But among one of the most important shift for the college is an added focus on Buffalo and the west side for its recruitment. Like many colleges, the D’Youville sends representatives to recruit abroad, but it is finding that its ties to business have been key in attracting students.  Local business has been a partner in helping Clemo shape her vision for D’Youville by helping with job-preparedness efforts. Already, D’Youville graduates see a higher first-year income compared to other institutions both nationally in Western New York. She cites local brand recognition and the school’s reputation as a source of quality hires.

D’Youville college is diversity, not only national students but also international students. ( photo Rubens M. ) 

Another approach she is exploring is offering co-op, apprenticeship-type program where students earn their way into a degree while earning money. Clemo has reached out with local businesses for input to help implement the program. Again, co-op programs serve an important role; instead of accumulating debt, they allow students to pay their way through school — being paid first year wages — while doing work relevant to their field. While other institutions have implemented programs like this, she notes this is the first time this has been done for medical programs in Western New York.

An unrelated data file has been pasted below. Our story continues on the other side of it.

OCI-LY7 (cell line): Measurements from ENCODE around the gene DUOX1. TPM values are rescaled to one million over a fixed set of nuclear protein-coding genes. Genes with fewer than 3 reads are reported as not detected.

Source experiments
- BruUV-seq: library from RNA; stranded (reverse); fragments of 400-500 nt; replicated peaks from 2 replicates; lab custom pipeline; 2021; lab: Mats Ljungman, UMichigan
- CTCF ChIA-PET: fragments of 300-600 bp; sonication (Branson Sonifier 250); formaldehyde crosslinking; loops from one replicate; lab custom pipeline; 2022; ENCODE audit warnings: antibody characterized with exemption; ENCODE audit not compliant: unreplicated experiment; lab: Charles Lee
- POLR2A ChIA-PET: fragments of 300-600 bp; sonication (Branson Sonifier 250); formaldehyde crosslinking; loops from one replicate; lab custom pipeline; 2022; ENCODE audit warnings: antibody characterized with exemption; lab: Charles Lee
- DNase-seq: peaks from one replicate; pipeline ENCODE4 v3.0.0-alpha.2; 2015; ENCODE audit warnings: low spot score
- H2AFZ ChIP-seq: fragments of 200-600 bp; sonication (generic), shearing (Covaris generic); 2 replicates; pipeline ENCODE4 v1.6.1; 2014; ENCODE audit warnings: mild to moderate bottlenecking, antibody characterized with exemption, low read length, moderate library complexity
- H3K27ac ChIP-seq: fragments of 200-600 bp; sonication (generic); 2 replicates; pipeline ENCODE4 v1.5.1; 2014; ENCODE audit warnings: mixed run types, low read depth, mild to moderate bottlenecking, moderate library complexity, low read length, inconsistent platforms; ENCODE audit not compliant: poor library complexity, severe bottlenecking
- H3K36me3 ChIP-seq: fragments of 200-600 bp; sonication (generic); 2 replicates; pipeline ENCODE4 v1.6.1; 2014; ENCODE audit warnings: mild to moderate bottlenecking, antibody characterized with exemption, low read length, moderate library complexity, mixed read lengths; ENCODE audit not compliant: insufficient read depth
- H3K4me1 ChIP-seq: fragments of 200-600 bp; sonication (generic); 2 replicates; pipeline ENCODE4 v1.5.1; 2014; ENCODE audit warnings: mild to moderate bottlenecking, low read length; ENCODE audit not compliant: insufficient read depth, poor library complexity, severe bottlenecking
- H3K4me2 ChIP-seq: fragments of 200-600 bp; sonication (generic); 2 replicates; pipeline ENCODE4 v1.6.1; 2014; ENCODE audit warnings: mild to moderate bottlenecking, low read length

Along with providing valuable experience for these students as well as a source of employees to local businesses, Clemo notes that these efforts help in retention. While provost and vice-president at Oswego, student retention was one of her focuses, which she continues to focus on today in her current role at D’Youville. Retention efforts are normally viewed as a response to at-risk students. There’s the obvious at-risk of failing, at-risk of transferring, at-risk of dropping out due to financial issues. For the first category, the college offers outreach and assistance through its services such as its student success center, which the college hopes to expand later this year. For the other two, Clemo hopes D’Youville’s unique offerings, such as the business co-op arrangement, aid in these retention efforts. These also extend to STEM fields, as well not just business. These projects have included work on environmental, engineering and even cybersecurity.